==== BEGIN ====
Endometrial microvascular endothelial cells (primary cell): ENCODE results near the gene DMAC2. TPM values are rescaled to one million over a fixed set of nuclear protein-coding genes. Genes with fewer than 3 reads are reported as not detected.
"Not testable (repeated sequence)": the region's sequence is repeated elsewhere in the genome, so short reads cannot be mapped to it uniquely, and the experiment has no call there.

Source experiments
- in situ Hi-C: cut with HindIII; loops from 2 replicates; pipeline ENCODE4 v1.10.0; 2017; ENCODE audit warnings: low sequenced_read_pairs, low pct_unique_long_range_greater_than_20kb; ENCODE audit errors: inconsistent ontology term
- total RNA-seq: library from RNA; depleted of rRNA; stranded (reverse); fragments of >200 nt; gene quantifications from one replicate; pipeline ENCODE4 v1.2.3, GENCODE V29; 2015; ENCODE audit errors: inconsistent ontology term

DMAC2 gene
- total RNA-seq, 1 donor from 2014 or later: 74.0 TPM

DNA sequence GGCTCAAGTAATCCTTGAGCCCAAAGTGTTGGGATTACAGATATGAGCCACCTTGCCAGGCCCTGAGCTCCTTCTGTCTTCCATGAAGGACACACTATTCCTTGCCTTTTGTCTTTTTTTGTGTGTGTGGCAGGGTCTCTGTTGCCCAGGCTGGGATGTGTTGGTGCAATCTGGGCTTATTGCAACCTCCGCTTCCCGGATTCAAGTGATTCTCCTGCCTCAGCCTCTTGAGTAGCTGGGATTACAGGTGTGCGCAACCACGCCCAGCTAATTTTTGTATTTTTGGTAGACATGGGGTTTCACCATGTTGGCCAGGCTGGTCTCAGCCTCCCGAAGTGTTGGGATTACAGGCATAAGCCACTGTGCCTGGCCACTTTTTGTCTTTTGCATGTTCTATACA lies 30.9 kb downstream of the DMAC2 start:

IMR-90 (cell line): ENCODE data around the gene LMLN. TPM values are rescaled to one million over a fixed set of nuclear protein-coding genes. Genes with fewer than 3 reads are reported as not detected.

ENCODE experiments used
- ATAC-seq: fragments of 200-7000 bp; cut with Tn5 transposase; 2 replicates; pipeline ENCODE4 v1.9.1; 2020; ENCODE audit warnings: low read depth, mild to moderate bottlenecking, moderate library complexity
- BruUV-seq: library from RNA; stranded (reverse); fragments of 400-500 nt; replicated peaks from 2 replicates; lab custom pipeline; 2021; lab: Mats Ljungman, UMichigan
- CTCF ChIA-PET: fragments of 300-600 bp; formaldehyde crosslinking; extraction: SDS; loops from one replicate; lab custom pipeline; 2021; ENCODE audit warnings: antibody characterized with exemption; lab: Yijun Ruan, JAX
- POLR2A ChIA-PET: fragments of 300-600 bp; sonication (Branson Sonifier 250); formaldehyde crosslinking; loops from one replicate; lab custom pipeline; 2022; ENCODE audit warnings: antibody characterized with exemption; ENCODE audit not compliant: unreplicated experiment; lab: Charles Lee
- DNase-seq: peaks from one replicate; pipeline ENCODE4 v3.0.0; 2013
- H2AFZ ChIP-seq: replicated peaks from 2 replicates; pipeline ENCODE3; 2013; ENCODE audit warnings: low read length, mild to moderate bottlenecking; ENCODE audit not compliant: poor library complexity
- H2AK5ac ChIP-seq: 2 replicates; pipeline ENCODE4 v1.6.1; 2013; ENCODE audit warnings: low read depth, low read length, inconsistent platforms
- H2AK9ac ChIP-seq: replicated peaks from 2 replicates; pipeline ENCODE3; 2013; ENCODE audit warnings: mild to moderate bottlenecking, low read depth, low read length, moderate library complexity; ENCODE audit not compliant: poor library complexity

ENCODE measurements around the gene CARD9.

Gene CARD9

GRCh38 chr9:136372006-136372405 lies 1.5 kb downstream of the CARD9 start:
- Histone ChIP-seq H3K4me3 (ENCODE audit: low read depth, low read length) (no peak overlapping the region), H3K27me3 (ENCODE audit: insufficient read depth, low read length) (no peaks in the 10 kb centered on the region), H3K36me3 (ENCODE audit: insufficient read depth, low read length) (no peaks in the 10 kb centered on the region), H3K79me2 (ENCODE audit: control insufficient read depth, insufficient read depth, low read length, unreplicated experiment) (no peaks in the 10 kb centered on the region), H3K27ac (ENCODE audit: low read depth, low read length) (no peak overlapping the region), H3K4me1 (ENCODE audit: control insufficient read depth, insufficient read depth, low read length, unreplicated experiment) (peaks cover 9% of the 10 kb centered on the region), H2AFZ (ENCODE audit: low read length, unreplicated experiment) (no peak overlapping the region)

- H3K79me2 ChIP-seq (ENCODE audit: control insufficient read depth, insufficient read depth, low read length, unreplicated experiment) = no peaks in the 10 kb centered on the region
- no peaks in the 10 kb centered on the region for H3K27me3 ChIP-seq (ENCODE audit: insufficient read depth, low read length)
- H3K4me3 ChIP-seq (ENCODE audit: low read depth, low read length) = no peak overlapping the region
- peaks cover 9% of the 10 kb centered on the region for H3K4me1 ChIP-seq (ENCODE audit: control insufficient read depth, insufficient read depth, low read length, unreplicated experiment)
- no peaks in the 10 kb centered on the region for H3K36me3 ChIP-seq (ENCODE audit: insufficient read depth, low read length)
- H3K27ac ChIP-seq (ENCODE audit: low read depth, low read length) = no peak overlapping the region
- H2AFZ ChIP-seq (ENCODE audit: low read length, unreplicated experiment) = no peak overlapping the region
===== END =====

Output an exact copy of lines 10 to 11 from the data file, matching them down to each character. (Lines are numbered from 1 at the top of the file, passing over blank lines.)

ENCODE experiments used
- ATAC-seq: fragments of 200-7000 bp; cut with Tn5 transposase; 2 replicates; pipeline ENCODE4 v1.9.1; 2020; ENCODE audit warnings: low read depth, mild to moderate bottlenecking, moderate library complexity